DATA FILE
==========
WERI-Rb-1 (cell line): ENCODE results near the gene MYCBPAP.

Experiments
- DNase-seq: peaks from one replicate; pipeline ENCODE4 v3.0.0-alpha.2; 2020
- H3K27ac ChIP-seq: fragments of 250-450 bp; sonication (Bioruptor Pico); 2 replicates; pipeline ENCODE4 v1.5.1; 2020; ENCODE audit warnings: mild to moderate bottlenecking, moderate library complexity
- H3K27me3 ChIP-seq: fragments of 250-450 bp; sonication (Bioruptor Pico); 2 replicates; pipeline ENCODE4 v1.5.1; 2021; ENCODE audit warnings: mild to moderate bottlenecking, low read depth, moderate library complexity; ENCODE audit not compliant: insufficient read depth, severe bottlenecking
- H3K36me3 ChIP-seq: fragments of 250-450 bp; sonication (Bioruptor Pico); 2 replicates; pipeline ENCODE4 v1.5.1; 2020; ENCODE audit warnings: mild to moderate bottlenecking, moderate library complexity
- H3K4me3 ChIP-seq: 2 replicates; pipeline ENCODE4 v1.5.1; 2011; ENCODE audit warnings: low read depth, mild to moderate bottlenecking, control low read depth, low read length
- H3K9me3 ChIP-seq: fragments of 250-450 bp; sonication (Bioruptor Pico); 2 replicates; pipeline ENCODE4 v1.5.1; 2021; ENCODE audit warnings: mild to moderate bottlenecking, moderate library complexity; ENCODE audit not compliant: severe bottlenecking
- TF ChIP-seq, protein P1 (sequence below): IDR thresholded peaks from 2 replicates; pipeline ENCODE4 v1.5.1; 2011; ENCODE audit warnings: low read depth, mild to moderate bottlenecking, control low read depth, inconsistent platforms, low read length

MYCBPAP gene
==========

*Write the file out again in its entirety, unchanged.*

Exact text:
WERI-Rb-1 (cell line): ENCODE results near the gene MYCBPAP.

Experiments
- DNase-seq: peaks from one replicate; pipeline ENCODE4 v3.0.0-alpha.2; 2020
- H3K27ac ChIP-seq: fragments of 250-450 bp; sonication (Bioruptor Pico); 2 replicates; pipeline ENCODE4 v1.5.1; 2020; ENCODE audit warnings: mild to moderate bottlenecking, moderate library complexity
- H3K27me3 ChIP-seq: fragments of 250-450 bp; sonication (Bioruptor Pico); 2 replicates; pipeline ENCODE4 v1.5.1; 2021; ENCODE audit warnings: mild to moderate bottlenecking, low read depth, moderate library complexity; ENCODE audit not compliant: insufficient read depth, severe bottlenecking
- H3K36me3 ChIP-seq: fragments of 250-450 bp; sonication (Bioruptor Pico); 2 replicates; pipeline ENCODE4 v1.5.1; 2020; ENCODE audit warnings: mild to moderate bottlenecking, moderate library complexity
- H3K4me3 ChIP-seq: 2 replicates; pipeline ENCODE4 v1.5.1; 2011; ENCODE audit warnings: low read depth, mild to moderate bottlenecking, control low read depth, low read length
- H3K9me3 ChIP-seq: fragments of 250-450 bp; sonication (Bioruptor Pico); 2 replicates; pipeline ENCODE4 v1.5.1; 2021; ENCODE audit warnings: mild to moderate bottlenecking, moderate library complexity; ENCODE audit not compliant: severe bottlenecking
- TF ChIP-seq, protein P1 (sequence below): IDR thresholded peaks from 2 replicates; pipeline ENCODE4 v1.5.1; 2011; ENCODE audit warnings: low read depth, mild to moderate bottlenecking, control low read depth, inconsistent platforms, low read length

MYCBPAP gene